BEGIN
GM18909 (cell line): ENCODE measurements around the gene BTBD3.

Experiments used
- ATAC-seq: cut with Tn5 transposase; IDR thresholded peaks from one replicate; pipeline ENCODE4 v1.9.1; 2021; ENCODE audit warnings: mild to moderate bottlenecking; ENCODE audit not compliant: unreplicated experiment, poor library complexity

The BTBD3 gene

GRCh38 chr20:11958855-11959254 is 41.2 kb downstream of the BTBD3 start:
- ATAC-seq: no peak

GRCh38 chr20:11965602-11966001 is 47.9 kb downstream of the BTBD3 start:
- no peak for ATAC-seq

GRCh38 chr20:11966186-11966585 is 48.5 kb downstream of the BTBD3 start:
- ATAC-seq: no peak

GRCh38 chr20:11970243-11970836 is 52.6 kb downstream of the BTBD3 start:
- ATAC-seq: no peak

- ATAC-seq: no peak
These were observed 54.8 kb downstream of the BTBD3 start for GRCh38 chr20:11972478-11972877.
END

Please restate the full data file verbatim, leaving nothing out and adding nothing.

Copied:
GM18909 (cell line): ENCODE measurements around the gene BTBD3.

Experiments used
- ATAC-seq: cut with Tn5 transposase; IDR thresholded peaks from one replicate; pipeline ENCODE4 v1.9.1; 2021; ENCODE audit warnings: mild to moderate bottlenecking; ENCODE audit not compliant: unreplicated experiment, poor library complexity

The BTBD3 gene

GRCh38 chr20:11958855-11959254 is 41.2 kb downstream of the BTBD3 start:
- ATAC-seq: no peak

GRCh38 chr20:11965602-11966001 is 47.9 kb downstream of the BTBD3 start:
- no peak for ATAC-seq

GRCh38 chr20:11966186-11966585 is 48.5 kb downstream of the BTBD3 start:
- ATAC-seq: no peak

GRCh38 chr20:11970243-11970836 is 52.6 kb downstream of the BTBD3 start:
- ATAC-seq: no peak

- ATAC-seq: no peak
These were observed 54.8 kb downstream of the BTBD3 start for GRCh38 chr20:11972478-11972877.